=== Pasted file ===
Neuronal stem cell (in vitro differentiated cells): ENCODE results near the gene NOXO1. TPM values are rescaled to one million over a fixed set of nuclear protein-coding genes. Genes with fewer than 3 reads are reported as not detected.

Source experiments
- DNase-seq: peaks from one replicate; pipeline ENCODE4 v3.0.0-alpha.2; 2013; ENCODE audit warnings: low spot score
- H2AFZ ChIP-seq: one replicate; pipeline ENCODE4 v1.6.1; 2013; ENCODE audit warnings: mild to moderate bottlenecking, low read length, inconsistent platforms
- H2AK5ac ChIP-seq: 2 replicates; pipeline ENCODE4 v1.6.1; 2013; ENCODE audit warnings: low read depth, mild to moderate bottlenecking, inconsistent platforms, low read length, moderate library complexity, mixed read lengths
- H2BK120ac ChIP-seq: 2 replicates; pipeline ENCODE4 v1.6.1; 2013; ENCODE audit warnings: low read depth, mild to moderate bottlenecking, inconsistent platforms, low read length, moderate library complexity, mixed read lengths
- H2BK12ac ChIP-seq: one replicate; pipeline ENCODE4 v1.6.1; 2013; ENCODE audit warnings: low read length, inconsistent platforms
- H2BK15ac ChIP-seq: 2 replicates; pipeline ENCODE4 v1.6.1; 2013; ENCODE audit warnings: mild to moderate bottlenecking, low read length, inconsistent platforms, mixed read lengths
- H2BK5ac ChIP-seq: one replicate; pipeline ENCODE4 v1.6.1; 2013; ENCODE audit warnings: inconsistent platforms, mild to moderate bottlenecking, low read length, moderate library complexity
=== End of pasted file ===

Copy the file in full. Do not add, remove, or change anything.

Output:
Neuronal stem cell (in vitro differentiated cells): ENCODE results near the gene NOXO1. TPM values are rescaled to one million over a fixed set of nuclear protein-coding genes. Genes with fewer than 3 reads are reported as not detected.

Source experiments
- DNase-seq: peaks from one replicate; pipeline ENCODE4 v3.0.0-alpha.2; 2013; ENCODE audit warnings: low spot score
- H2AFZ ChIP-seq: one replicate; pipeline ENCODE4 v1.6.1; 2013; ENCODE audit warnings: mild to moderate bottlenecking, low read length, inconsistent platforms
- H2AK5ac ChIP-seq: 2 replicates; pipeline ENCODE4 v1.6.1; 2013; ENCODE audit warnings: low read depth, mild to moderate bottlenecking, inconsistent platforms, low read length, moderate library complexity, mixed read lengths
- H2BK120ac ChIP-seq: 2 replicates; pipeline ENCODE4 v1.6.1; 2013; ENCODE audit warnings: low read depth, mild to moderate bottlenecking, inconsistent platforms, low read length, moderate library complexity, mixed read lengths
- H2BK12ac ChIP-seq: one replicate; pipeline ENCODE4 v1.6.1; 2013; ENCODE audit warnings: low read length, inconsistent platforms
- H2BK15ac ChIP-seq: 2 replicates; pipeline ENCODE4 v1.6.1; 2013; ENCODE audit warnings: mild to moderate bottlenecking, low read length, inconsistent platforms, mixed read lengths
- H2BK5ac ChIP-seq: one replicate; pipeline ENCODE4 v1.6.1; 2013; ENCODE audit warnings: inconsistent platforms, mild to moderate bottlenecking, low read length, moderate library complexity